Back in May, I discussed a study conducted for the Renewable Fuel Association (RFA) by Iowa State University’s Center for Rural and Agricultural Development (CARD). The study claims that from January 2000 to December 2011, “the growth in ethanol production reduced wholesale gasoline prices by $0.29 per gallon on average across all regions,” and reduced average gasoline prices by a whopping $0.89 per gallon in 2010 and $1.09 per gallon in 2011. Ethanol boosters like the RFA and USDA Secretary Tom Vilsack tout this study as proof that federal biofuel policies benefit consumers and should be expanded.
The CARD researchers, Xiaodong Du and Dermot Hayes, attempt to determine the consumer benefit of ethanol by inferring what motor fuel prices would have been over the past decade had there been no increase in ethanol production. Ethanol now constitutes roughly 10% of the motor fuel used by U.S. passenger vehicles. Du and Hayes conclude that without ethanol, U.S. motor fuel supply would be significantly smaller and pain at the pump significantly greater.
This procedure, I argued, is ridiculous. First, it assumes that refiners are like deer caught in the headlights and do not respond to incentives. Even if motor fuel prices increase by up to $1.09/gal nationwide over a 10-year period, we’re supposed to believe refiners would not increase output and take advantage of this opportunity to sell more of their product at higher prices. But that’s exactly what refiners would do. In the process, supply would come back into balance with demand, pushing fuel prices down.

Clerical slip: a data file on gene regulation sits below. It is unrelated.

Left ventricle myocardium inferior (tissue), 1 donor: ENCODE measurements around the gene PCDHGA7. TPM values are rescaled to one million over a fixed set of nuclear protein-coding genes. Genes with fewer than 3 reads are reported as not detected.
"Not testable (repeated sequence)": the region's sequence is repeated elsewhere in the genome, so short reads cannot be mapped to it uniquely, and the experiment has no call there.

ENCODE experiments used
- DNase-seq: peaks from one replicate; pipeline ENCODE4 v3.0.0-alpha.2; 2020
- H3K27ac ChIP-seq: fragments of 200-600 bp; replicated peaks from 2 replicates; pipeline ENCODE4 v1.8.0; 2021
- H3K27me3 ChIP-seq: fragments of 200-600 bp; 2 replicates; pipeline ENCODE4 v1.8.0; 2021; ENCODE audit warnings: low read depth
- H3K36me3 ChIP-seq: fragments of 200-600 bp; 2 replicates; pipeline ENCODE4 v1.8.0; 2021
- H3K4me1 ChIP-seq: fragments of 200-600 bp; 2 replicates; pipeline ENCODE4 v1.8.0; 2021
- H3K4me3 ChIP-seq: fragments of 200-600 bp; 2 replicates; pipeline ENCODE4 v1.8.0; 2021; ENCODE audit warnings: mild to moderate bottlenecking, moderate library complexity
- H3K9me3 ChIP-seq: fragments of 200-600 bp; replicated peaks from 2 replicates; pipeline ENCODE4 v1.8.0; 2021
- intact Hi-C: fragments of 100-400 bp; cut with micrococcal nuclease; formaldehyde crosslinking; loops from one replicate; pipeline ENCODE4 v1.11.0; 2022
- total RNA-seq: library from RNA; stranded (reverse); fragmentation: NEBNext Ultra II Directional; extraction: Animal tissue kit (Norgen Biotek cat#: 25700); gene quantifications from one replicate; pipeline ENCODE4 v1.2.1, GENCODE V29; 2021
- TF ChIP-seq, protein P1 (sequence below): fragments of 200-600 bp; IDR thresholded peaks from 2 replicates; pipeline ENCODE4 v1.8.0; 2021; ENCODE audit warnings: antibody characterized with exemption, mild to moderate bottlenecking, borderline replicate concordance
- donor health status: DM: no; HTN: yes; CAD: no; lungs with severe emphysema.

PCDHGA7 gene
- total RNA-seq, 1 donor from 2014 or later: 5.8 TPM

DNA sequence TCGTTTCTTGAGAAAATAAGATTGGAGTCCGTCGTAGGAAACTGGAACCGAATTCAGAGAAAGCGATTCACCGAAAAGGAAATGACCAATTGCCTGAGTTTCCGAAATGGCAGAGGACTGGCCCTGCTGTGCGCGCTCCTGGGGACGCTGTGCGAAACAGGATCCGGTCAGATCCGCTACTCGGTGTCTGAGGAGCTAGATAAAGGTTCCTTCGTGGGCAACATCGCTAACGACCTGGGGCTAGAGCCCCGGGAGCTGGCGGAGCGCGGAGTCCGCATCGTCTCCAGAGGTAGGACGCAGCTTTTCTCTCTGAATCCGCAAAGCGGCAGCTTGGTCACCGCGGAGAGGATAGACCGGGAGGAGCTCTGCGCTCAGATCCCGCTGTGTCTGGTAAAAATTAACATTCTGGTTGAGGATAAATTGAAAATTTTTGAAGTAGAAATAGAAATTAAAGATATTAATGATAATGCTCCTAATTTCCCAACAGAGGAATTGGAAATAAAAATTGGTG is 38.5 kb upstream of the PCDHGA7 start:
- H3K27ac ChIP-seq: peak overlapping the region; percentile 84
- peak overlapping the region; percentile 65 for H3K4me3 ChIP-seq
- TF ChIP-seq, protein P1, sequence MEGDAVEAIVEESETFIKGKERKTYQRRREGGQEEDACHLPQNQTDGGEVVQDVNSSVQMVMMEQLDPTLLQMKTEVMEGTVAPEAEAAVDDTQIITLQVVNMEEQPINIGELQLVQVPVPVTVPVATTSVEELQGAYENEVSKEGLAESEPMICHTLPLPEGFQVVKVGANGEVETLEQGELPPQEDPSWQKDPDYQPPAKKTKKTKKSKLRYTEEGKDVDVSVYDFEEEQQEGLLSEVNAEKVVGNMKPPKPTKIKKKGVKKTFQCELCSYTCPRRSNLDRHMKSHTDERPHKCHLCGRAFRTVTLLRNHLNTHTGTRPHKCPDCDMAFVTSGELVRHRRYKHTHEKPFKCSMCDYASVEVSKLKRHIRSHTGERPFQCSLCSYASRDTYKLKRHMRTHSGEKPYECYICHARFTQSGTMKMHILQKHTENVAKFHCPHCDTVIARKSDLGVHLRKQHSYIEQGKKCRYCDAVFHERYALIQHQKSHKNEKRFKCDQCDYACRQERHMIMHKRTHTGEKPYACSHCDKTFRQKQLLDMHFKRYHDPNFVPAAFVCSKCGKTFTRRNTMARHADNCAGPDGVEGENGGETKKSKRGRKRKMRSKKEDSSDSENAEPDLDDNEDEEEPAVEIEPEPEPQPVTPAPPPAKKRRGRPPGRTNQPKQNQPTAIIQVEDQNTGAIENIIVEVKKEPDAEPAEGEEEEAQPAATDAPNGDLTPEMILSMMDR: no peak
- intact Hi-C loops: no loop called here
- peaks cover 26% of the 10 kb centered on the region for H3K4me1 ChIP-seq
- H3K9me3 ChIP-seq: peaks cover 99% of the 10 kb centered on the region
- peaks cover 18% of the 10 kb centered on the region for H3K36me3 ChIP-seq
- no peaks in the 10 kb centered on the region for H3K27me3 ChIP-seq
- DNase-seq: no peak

Second, the CARD study ignores the opportunity costs of ethanol policy. Capital is a finite resource. Dollars that refiners are mandated or bribed to invest in ethanol production are dollars they cannot invest in gasoline production. The CARD study implausibly assumes that all the refining capacity diverted by federal policy into ethanol production would have been left idle in a free market and not used to produce gasoline instead.
Admittedly, the CARD study is full of math I don’t understand. But two experts in the field – MIT energy economics professor Christopher Knittel and UC Davis agricultural economics professor Aaron Smith – have just produced a technical critique of the CARD study. Titled “Ethanol Production and Gasoline Prices: A Spurious Correlation,” the researchers make several telling points, some of which are funnier than the standard fare found in the ‘dismal science.’ [click to continue…]
In the wake of high gasoline prices, the ethanol industry is making the rounds in Washington, and they want you to believe that the Renewable Fuel Standard has lowered gasoline prices by up to $.89 per gallon. This would be remarkable, if it were true. The ethanol industry relies on a study produced by the Center for Agricultural and Rural Development at the University of Iowa. Here is the abstract: